“I See In Layers”
I have been a professional photographer since I was 16, and I often get asked the same question: “How did you get into photography?” My answer continues to be the same –“I see in layers.”
Allow me to explain. Hold a single finger up about 12” from your face and switch between your eyes. See how the background changes behind your finger?
Furthermore, keep your finger still and slowly move your head back and forth while still looking at your finger. Notice how the the background changes even more? There is a point during this awkward exercise where your finger either has a clean background or has a computer, car, corner of a table or doorway sticking out of it. The view is completely different with the slightest of movements.
As long as I can remember, I have always taken this a couple steps further. I often move in my seat during a conversation with someone so their head has a clean background. If I am driving and there is a spot on the windshield, I’ll move my head up and down to have that spot bounce over passing road signs. Some may call this O.C.D, but this is how I see the world and it has allowed me to be a professional photographer since I was 16 years old.
Fast forward about 17 years to the evening of October 31, 2016. I was shaving my face and thought I had left the plastic protector on the razor. I checked and I hadn’t, I finished on the right side and moved over to the left where all felt normal. I realized I had no feeling in the entire right side of my face. I then remembered that my right hand had felt like it was half asleep most of the day. I came to bed and mentioned it to my wife in passing. The following morning, there was no noticeable change. I promised my wife I would call our primary care doctor for an appointment after my morning dentist appointment.
I sat in the dental chair and (thankfully) standard protocol for this office was to check blood pressure and heart rate before getting started. The dental hygienist checked and asked if I was feeling OK. I laughingly said, “Yep, feel fine, just have had a little numbness in my face and hand, why do you ask?” I had registered a 170 over 111 and was in stage 2 hypertension. I was sent straight to the emergency room.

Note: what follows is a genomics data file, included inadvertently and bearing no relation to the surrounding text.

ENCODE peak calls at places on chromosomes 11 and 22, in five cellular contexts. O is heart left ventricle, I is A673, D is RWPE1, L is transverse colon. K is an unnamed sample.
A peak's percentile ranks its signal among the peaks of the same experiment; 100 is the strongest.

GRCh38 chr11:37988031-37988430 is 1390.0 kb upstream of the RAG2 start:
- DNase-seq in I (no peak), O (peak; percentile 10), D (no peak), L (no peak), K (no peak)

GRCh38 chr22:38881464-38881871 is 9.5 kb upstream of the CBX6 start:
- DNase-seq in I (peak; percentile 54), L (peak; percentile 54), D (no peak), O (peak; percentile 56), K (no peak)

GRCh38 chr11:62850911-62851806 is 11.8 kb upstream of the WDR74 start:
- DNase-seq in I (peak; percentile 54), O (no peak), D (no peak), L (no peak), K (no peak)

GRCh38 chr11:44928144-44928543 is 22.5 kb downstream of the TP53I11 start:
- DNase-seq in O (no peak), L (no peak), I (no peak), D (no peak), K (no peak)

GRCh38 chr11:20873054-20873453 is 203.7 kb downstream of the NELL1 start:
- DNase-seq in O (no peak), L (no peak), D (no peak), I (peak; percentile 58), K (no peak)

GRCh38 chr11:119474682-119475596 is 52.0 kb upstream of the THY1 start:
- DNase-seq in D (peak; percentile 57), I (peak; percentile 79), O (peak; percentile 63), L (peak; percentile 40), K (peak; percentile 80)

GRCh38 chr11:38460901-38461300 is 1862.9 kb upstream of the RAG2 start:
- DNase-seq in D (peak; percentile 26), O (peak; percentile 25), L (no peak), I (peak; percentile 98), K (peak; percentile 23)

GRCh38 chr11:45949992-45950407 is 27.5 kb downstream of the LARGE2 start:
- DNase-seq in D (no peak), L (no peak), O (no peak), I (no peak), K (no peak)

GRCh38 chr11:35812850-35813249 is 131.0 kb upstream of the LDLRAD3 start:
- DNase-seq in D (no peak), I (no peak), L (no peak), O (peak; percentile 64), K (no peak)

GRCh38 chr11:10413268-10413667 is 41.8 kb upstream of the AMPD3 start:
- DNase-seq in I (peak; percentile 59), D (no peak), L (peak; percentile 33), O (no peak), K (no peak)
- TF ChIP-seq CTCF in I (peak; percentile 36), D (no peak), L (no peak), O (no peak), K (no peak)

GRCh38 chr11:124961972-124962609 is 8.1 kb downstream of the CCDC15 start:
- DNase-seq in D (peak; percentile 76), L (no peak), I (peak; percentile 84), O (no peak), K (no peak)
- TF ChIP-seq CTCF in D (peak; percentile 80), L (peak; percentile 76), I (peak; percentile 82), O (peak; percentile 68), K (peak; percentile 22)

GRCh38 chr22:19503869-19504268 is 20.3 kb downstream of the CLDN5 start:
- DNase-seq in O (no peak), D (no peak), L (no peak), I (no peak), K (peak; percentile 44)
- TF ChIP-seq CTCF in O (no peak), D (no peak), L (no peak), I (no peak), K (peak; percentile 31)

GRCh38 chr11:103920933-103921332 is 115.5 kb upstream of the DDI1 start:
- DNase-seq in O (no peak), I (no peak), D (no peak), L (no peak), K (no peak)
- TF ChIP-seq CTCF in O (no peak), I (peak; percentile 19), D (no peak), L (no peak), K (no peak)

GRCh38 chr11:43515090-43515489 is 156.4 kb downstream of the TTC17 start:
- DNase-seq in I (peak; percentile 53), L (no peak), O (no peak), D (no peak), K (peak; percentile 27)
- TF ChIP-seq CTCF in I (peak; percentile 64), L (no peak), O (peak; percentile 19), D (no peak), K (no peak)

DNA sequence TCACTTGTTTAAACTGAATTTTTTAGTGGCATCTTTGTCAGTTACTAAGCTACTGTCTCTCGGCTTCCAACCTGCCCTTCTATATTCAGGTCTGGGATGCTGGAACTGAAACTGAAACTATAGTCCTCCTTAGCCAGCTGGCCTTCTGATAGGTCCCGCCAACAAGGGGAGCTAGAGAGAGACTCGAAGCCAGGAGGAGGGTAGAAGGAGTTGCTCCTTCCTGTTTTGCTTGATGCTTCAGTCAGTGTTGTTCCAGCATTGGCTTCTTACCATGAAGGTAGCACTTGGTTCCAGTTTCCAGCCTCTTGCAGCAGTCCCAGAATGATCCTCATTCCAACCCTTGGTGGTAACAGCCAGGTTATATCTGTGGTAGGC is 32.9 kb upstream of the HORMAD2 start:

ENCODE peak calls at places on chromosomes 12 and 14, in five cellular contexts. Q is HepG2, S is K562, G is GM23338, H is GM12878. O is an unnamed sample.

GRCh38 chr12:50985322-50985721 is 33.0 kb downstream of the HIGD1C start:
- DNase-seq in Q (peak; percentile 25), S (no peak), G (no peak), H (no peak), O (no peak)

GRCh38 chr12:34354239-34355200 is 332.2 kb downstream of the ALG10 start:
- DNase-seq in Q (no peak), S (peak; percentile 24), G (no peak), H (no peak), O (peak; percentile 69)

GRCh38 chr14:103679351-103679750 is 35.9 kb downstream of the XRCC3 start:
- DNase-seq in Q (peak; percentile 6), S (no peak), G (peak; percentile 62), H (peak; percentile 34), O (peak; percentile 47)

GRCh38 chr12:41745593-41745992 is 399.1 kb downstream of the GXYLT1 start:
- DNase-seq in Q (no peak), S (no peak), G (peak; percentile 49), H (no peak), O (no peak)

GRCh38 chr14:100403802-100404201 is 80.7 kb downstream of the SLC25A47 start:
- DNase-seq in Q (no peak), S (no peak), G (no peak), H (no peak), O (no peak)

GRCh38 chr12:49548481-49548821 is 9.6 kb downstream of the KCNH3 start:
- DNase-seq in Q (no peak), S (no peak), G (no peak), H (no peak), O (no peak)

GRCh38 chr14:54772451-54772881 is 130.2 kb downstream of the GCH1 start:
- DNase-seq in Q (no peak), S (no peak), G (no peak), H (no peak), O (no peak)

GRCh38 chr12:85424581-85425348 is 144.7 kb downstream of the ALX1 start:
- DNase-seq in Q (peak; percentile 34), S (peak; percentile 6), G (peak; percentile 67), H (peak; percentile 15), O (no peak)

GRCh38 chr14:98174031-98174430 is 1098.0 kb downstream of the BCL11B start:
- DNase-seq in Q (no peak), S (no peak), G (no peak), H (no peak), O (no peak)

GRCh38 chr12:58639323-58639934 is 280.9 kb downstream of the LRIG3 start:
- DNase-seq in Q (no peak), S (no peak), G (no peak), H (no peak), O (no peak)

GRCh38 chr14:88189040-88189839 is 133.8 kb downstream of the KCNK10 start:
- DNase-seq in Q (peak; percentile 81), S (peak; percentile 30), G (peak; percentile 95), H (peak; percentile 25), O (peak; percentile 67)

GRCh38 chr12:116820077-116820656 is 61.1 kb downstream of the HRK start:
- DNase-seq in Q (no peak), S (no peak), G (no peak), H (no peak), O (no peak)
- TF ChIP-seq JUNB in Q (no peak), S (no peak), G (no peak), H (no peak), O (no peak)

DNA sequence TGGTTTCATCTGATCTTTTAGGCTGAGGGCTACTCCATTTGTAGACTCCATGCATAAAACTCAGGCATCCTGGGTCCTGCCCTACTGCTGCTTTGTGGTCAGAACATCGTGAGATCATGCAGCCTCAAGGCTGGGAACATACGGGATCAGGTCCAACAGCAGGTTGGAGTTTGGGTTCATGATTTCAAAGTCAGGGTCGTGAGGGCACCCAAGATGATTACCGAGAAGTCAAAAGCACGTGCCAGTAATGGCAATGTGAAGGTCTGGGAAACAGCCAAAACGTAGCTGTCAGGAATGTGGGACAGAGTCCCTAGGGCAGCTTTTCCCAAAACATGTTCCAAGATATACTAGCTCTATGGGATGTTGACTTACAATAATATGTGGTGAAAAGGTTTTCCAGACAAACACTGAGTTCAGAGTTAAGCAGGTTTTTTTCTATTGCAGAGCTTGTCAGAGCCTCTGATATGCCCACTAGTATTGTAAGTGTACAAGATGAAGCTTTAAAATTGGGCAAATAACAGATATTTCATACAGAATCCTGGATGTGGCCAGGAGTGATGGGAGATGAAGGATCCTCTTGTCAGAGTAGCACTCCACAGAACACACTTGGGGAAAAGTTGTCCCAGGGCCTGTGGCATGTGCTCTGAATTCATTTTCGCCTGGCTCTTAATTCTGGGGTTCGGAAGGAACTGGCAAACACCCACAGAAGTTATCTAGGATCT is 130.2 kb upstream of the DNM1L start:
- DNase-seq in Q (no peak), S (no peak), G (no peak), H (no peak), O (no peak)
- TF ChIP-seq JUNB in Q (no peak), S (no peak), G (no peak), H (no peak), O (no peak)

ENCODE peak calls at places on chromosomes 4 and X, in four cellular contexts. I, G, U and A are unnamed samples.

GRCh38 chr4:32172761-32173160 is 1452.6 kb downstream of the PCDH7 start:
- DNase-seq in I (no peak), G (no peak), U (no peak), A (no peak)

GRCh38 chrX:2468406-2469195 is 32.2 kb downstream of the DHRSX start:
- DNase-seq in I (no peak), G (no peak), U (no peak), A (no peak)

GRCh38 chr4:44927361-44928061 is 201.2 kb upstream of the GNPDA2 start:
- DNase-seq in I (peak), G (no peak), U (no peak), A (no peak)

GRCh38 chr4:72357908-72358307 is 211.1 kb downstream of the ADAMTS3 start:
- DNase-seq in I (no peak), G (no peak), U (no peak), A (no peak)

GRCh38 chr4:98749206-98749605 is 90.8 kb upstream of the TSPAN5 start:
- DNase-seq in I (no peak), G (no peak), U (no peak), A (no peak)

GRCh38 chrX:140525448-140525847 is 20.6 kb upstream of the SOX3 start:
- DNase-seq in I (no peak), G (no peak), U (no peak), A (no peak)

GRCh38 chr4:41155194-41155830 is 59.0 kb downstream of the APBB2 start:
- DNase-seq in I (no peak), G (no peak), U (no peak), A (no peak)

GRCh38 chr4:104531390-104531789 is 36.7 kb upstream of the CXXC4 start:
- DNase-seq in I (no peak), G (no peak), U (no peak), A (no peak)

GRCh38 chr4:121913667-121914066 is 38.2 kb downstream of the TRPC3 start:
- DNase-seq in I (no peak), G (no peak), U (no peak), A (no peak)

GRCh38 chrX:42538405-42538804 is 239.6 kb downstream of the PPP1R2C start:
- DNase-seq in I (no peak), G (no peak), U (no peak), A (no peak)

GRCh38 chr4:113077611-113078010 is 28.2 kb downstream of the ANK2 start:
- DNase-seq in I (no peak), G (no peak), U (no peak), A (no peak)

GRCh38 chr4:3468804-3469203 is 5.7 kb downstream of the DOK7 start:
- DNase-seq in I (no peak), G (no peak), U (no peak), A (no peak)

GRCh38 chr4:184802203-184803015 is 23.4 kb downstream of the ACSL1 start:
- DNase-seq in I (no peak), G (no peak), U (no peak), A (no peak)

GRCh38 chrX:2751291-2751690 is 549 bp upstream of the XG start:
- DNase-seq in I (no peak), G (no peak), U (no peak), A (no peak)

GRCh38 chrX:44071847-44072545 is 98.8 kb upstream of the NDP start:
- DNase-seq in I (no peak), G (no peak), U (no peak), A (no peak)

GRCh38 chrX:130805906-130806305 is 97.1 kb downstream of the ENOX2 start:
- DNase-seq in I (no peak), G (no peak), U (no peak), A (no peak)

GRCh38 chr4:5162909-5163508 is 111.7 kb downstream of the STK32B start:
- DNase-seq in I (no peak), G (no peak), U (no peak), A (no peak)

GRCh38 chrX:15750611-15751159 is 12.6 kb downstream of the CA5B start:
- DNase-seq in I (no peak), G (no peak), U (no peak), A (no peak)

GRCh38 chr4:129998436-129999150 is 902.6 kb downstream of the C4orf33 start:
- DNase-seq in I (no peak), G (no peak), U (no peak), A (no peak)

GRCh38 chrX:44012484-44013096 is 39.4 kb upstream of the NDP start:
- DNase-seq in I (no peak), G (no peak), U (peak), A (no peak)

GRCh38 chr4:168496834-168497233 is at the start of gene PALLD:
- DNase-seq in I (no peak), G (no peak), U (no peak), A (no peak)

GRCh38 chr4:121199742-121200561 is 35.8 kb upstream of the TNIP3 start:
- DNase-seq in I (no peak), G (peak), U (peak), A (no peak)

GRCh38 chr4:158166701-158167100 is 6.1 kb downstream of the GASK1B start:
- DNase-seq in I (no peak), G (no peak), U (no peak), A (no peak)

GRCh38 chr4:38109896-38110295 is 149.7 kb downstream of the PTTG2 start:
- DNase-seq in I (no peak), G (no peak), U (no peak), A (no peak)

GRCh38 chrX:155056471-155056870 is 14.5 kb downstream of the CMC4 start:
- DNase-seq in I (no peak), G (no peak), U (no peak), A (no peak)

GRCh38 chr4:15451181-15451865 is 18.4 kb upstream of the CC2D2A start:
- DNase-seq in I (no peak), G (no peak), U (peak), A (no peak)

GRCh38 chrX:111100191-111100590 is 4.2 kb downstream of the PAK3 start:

To ensure this does not become a health diary, I’ll summarize by saying that after weeks of further symptoms, hospital visits, double vision, migraines, medivacs, stroke watch scares and ER visits, I was diagnosed with an unnamed Connective Tissue Disorder. This affects everyone differently. For me it was in the form of aneurysms all over my body and veins and arteries that resemble dry-rotted rubber bands rather than normal elastic ones. Long term, this means I can’t lift more than 50 pounds, participate in physical team sports, go running or do any activities that get my heart rate above 130 bpm for any extended time.
In February of 2017 I underwent open-heart surgery for the most troubling aneurysm on my aorta. As scary as that was for me and my family, I was most concerned about how my disorder was affecting my eyes. Between 2017-2018, my prescription worsened about 20% in each eye and we were unsure if this pace would continue and if we would ever be able to get it back fully corrected with contacts/glasses.
Nothing was really that focused any longer. I started to notice I couldn’t take photos through my normal “shooting eye” and had to adjust to my other eye behind the camera. What would happen when my other eye catches up? Fear of going blind was filling my every thought and I was forced to re-examine how I was going to continue to be able to provide for my family if I could no longer “see in layers.”
Finding New Layers
Forced to think about what I could offer my client (and family) that didn’t require me to be tack sharp behind the camera, I began to think about why clients were really continuing to work with me. I used to think these clients were coming back to me for my beautiful photography, but I realized it was for different reasons.
My work was different, my work was organized.
Widespread disorganization plagued the hard drives and text-based servers of so many of my clients. The increasing number of visual assets (photos, videos, design files) were creating log jams in their workflows.
My O.C.D ways of seeing in layers had seeped into how I organized the years of varying projects I was delivering. My work was placed in properly named folders with beautiful thumbnails, specific file names and searchable captions, keywords and employee names. Everything lined up, made sense, and was easy on the eyes. This was a breath of fresh“digital” air to my clients at a time when my colleagues were still delivering their work on DVDs, zip files and USB drives full of“img_8191.jpg”files in unnamed folders.
I learned that regardless of size, every client of mine was dealing with the same issues, and I knew I could help them with the right team.
The problem seemed simple; build a proven process to bring organization back to organizations. If I wanted to build something bigger than myself– something that I could really scale – I needed a team.
One by one, a team started to form centered around this “layered” approach to building what we call “visual asset libraries.” A few months and a few brave initial-clients later, we are a hodgepodge of hard-working creatives thankful to be a part of a team.
In life, setbacks are inevitable but it’s how people react to them that matters. While the last several years may have been some of the hardest of my life, I’m thankful for the clarity and greater purpose they have introduced me to. Sometimes it takes a little loss of vision to gain the right vision.